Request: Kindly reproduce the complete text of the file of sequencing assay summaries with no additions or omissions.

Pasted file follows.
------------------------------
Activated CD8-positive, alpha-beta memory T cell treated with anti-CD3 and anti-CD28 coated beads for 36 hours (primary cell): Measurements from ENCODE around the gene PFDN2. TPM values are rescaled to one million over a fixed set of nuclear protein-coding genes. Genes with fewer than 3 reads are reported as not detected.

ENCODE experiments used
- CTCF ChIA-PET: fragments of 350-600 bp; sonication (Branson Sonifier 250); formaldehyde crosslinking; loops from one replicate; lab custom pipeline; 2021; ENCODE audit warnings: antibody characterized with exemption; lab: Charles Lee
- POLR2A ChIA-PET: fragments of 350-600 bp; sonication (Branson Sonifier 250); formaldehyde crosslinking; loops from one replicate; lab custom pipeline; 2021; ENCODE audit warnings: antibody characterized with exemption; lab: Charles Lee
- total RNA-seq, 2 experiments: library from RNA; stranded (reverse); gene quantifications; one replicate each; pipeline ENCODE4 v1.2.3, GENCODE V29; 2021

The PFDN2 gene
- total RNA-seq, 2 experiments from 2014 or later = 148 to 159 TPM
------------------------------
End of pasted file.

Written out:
Activated CD8-positive, alpha-beta memory T cell treated with anti-CD3 and anti-CD28 coated beads for 36 hours (primary cell): Measurements from ENCODE around the gene PFDN2. TPM values are rescaled to one million over a fixed set of nuclear protein-coding genes. Genes with fewer than 3 reads are reported as not detected.

ENCODE experiments used
- CTCF ChIA-PET: fragments of 350-600 bp; sonication (Branson Sonifier 250); formaldehyde crosslinking; loops from one replicate; lab custom pipeline; 2021; ENCODE audit warnings: antibody characterized with exemption; lab: Charles Lee
- POLR2A ChIA-PET: fragments of 350-600 bp; sonication (Branson Sonifier 250); formaldehyde crosslinking; loops from one replicate; lab custom pipeline; 2021; ENCODE audit warnings: antibody characterized with exemption; lab: Charles Lee
- total RNA-seq, 2 experiments: library from RNA; stranded (reverse); gene quantifications; one replicate each; pipeline ENCODE4 v1.2.3, GENCODE V29; 2021

The PFDN2 gene
- total RNA-seq, 2 experiments from 2014 or later = 148 to 159 TPM